The farmhouse we live in doesn’t have air conditioning. In Western Washington there are only a few weeks a year we need it anyway. During the hot weeks we keep the lights off and open windows and doors because the breeze keeps us sane. We pull out fans. I allow popsicles all day. We are productive in the early hours so in the hot afternoon hours we can race to the river to cool down and play.
This year as the summer brings warm weather, the temperature in our world (figuratively) gets cranked up with it. I think of the strategies we intentionally implement to keep things cooler and bearable in our home when summer heat presses in. We can’t ignore the heat but we can be proactive about how we handle it.
You can’t get on social media, can’t go to Costco, can’t have a conversation with your neighbor across the fence without picking up on the fear, the anger, the defensiveness, the instability. It’s loud and it’s getting hot.
My instinct is to over-talk, read and research, find my position and then take to it heartily and vocally. We aren’t lacking things to have an opinion about. It takes about 5 minutes for the heat out there to seep into my mind and heart. Soon my heart is racing and anxiety creates a tight ball somewhere between by throat and my gut. My mind moves quickly over various topics to be worried or mad about. “You think it’s hot out there!? Watch me crank up the heat in here!”
It takes about 5 more minutes for it to catch in my home. My discouragement spreads like wildfire to my children. My angry tone reverberates from our dinner table to our living room and into the bedrooms. The fear of the future grabs even the youngest because I can model fear expertly and she can follow suit easily. Just like that we’re all sweating, suffocating, isolated.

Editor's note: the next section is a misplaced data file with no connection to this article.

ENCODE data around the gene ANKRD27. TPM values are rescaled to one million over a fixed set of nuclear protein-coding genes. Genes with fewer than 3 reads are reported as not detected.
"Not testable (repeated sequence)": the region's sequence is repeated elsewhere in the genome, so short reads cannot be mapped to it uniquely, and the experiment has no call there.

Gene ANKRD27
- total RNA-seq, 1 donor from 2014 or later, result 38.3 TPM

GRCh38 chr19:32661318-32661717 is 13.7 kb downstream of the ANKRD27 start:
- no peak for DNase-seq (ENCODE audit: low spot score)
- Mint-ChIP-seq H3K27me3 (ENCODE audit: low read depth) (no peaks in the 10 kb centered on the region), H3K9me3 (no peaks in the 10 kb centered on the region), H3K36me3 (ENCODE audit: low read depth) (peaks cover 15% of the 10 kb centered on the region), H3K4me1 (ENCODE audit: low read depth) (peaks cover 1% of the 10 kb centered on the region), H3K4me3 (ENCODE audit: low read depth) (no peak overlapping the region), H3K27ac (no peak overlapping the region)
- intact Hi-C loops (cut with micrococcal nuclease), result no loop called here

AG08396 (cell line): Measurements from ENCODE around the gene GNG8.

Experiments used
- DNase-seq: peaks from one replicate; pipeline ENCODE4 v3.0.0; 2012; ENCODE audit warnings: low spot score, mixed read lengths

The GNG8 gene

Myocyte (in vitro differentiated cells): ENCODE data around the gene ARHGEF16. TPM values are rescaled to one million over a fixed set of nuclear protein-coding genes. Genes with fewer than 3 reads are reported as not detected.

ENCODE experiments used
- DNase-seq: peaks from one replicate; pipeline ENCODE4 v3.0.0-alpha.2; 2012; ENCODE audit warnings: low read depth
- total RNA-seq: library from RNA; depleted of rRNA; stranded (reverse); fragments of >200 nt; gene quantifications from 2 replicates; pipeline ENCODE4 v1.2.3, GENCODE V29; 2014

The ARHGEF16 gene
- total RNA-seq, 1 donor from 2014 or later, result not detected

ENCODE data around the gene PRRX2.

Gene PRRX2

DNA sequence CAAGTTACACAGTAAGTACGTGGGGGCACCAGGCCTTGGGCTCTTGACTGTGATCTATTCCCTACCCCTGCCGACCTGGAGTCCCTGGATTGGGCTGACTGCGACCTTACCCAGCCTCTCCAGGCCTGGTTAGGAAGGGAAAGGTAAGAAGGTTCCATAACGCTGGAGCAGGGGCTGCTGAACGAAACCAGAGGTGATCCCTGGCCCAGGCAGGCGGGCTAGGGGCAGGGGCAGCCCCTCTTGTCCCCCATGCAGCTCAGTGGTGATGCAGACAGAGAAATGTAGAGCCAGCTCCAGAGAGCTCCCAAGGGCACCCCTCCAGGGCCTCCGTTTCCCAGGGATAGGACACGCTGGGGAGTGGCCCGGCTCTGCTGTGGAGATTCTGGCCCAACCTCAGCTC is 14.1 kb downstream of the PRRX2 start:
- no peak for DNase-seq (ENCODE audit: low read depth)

I can’t ignore the heat. But I can choose the way I handle it in my home.
My nose has been in 1 Peter for a month now. 5 short chapters but I can’t stop pulling out applicable pieces that instruct me in keeping a cool, peace-infused home and life. 1 Peter is like that popsicle on a hot afternoon–my cool, soothing treat in a hot, bitter time.
Peter talks about being sober-minded, self-controlled, de-escalating by using gentleness and respect. In fact, he admonishes me to use gentleness and respect when (not if, but when) I am slandered. What a novel idea–using respect and gentleness even when I’m not treated with the same.
Peter also gives me direction. Thank God! In the midst of school decisions, people getting sick, my husband’s job changing every week and the instability of the year to come…I have direction!
“Be self-controlled and sober-minded for the sake of your prayers. Above all, keep loving one another earnestly, since love covers a multitude of sin. Show hospitality to one another without grumbling.” 1 Peter 4:7-9
This is Peter’s solution for suffering.
We’d like to have a pity party about the hard things, but as a family we’ve been intentionally talking about how we can love people. As we’ve talked and prayed, God has opened our eyes to the hurt around us. He’s opened up conversations and time with people who are desperate. We don’t want to preach at it. We want to soak it in love.
Loving social distance style takes creativity. We’ve assembled baskets for families, we’ve prayed for people over face time (awkward initially…less so the more we do it), we started a tradition of Sunday donuts from across the lawn with my father-in-law at his assisted living facility.